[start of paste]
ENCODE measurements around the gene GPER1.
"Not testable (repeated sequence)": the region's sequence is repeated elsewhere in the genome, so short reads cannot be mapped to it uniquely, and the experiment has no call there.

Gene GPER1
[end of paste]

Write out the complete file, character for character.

ENCODE measurements around the gene GPER1.
"Not testable (repeated sequence)": the region's sequence is repeated elsewhere in the genome, so short reads cannot be mapped to it uniquely, and the experiment has no call there.

Gene GPER1